By almost any measure, 2013 was an interesting year. Jennifer Lawrence tripped at the Oscars, Justin Bieber’s pet monkey was confiscated, and Miley Cyrus swung into infamy on a wrecking ball. 2013 also brought some new ideas and trends to the world of marketing. I’ve compiled a list of five trends that you likely came across as you tried to market your way through the year that has just passed. While many of these trends didn’t emerge in 2013, they saw a significant rise in popularity.
Trend # 1: Content Marketing
Though it’s been around for a long time, content marketing was very prominent in 2013. The discipline, which aims to attract customers by providing valuable, non-sales oriented information, received a lot of buzz last year. Without a doubt, content marketing’s rise in popularity resulted from several widely publicized changes to the Google search algorithm that put the hammer down on SEO trickery and attributed more value to frequent, quality, and original content.
Trend # 2: Inbound Marketing
Like its sister-discipline of content marketing, inbound marketing isn’t new, but its popularity reached astronomical levels in 2013. Inbound marketing eschews traditional outbound promotional methods in favor of enticing customers to find companies on their own. Often, content becomes the means of discovery for a company’s inbound leads, which are then captured, nurtured, and converted. The success of several inbound marketing software platforms, most notably HubSpot, fueled the buzz surrounding this discipline in 2013.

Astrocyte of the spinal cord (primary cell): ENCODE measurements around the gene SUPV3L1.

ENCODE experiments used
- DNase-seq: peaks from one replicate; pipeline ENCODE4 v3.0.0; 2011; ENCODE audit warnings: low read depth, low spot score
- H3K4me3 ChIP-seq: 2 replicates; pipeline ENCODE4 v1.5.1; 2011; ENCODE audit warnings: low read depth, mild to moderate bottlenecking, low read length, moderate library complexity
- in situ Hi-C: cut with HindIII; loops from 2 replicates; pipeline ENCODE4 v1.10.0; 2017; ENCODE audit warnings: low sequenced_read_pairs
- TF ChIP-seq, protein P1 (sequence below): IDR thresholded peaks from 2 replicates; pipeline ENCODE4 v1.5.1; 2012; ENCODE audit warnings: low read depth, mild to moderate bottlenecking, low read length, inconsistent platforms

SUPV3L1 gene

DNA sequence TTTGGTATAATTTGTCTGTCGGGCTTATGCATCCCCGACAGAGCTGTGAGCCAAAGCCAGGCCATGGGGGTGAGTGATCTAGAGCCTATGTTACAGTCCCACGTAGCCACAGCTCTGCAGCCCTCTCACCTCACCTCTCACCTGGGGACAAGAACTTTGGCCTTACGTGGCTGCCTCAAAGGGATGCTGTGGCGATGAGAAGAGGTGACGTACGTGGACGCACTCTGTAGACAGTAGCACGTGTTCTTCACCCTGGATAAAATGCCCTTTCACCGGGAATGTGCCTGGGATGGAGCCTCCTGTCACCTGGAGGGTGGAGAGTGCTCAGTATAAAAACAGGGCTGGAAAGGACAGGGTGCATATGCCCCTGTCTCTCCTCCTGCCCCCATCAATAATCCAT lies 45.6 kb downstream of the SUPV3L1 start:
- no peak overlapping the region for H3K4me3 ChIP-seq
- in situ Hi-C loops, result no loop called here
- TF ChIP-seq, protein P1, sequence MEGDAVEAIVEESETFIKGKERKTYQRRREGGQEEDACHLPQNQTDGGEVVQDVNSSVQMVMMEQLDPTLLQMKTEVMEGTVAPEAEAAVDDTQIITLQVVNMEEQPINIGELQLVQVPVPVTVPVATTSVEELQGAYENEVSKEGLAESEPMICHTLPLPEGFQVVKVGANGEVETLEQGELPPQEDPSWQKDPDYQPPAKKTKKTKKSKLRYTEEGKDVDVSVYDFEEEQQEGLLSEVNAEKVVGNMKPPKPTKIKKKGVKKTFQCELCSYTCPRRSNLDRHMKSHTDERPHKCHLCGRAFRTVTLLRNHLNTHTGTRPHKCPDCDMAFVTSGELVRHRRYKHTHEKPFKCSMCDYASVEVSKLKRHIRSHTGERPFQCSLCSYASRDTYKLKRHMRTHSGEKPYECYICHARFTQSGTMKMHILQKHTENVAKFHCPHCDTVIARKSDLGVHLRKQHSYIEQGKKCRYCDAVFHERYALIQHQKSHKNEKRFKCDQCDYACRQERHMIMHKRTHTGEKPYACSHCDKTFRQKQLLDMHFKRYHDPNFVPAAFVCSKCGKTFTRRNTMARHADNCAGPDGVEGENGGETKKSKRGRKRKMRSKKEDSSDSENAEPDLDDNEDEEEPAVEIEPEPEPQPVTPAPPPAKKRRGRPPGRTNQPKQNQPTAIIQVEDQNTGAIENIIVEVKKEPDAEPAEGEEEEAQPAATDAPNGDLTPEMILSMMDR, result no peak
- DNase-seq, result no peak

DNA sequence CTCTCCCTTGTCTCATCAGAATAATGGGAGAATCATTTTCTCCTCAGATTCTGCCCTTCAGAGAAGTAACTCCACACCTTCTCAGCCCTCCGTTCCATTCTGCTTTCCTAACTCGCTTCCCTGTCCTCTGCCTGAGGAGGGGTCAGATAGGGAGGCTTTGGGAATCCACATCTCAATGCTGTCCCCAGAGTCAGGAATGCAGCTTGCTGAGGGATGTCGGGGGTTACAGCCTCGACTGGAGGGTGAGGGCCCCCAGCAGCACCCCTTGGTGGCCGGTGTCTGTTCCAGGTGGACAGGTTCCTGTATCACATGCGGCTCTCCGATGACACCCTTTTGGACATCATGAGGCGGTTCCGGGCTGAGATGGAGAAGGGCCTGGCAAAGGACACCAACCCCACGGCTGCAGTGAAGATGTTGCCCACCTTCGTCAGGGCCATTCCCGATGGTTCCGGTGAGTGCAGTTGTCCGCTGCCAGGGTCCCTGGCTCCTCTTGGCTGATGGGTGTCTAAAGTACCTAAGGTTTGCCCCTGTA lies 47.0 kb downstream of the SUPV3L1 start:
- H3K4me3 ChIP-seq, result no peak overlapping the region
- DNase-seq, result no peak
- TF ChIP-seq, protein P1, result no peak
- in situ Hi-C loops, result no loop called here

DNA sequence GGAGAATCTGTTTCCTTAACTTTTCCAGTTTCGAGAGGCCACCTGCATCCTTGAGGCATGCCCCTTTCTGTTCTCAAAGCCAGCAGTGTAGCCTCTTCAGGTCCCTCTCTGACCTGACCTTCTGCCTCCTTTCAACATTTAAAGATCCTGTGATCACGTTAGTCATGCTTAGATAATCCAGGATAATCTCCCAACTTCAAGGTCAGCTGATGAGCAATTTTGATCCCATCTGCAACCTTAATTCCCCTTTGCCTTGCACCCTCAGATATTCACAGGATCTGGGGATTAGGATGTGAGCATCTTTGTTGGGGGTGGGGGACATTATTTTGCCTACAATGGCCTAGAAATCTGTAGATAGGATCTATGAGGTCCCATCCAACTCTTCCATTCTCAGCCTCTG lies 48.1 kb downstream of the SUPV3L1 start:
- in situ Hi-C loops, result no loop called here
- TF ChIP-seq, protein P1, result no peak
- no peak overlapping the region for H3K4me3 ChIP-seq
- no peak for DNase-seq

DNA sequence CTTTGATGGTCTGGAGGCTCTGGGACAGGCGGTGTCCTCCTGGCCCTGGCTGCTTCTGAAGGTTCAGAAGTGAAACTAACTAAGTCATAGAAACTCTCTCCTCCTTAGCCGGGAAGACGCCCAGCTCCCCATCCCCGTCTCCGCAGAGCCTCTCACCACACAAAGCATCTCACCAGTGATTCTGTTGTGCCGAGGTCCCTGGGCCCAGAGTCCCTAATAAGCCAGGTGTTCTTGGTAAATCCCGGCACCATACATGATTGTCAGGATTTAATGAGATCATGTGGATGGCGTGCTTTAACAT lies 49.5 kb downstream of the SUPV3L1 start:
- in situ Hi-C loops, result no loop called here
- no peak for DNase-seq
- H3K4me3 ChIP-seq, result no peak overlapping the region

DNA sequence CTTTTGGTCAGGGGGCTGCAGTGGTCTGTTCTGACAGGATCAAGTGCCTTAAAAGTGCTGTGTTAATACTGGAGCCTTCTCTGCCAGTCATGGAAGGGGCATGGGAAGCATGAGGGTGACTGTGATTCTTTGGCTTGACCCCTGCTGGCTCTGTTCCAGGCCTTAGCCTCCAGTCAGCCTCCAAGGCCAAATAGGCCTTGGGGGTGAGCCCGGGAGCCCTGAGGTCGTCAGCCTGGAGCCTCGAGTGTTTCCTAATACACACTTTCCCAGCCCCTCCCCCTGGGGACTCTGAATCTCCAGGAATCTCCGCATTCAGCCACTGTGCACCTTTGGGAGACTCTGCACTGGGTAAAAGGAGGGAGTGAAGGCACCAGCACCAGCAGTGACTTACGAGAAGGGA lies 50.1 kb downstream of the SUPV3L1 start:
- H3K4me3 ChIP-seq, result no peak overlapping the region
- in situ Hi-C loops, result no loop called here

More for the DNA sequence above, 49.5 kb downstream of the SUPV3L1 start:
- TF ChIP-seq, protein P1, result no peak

Trend # 3: Real-Time Marketing
In a nutshell, real-time marketing is the practice of quickly inserting a brand into the unexpected social fray surrounding a real-world event. There’s a good chance that you had never heard of real-time marketing until Sunday, February 3rd when the lights went out at the Super Bowl. That’s when Oreo produced a quick and clever tweet featuring a simple image of a cookie and a caption—“You can still dunk in the dark.” With nothing better to do, football fans retweeted the message15,866 times. Even better, the simple stunt was picked up by every major news organization. Now, almost a year later, brands are always looking for their next opportunity to steal the show with a real-time marketing stunt.
Social media platforms like Facebook, Twitter, and LinkedIn were already old news in 2013. But, some of their sister sites got a lot of new attention this year from marketers. Snapchat stole the show in terms of new platforms. The messaging app that allows users to set the duration of time their photo or video will be viewable by the recipient generated equal parts praise and horror from the public. Both Twitter (via its Vine application) and Instagram added video sharing capabilities in 2013. And, to the horror of many users, most mediums cozied up to the idea of in-service advertising.
In relation to other new mediums, websites have been around since the Stone Age. But even these old standbys got a significant update in 2013. Responsive web design is a method for programming sites to automatically adjust their content to fit the device and screen size of an individual viewer. Though the technology has been discussed since 2010, responsive design blew up in 2013. Much of this hysteria can be attributed to the unbelievable increase in the usage of mobile and tablet devices for web browsing.
If 2013 was any indication of what to expect in 2014, marketers (and pop culture enthusiasts) should be prepared for big things. As the media landscape and customer preferences continue to evolve, the discipline of marketing will continue to see big changes in the year to come.
Greg Lowe is a partner at Jibe Media, a Salt Lake City marketing and advertising agency specializing in branding, design, and social media marketing.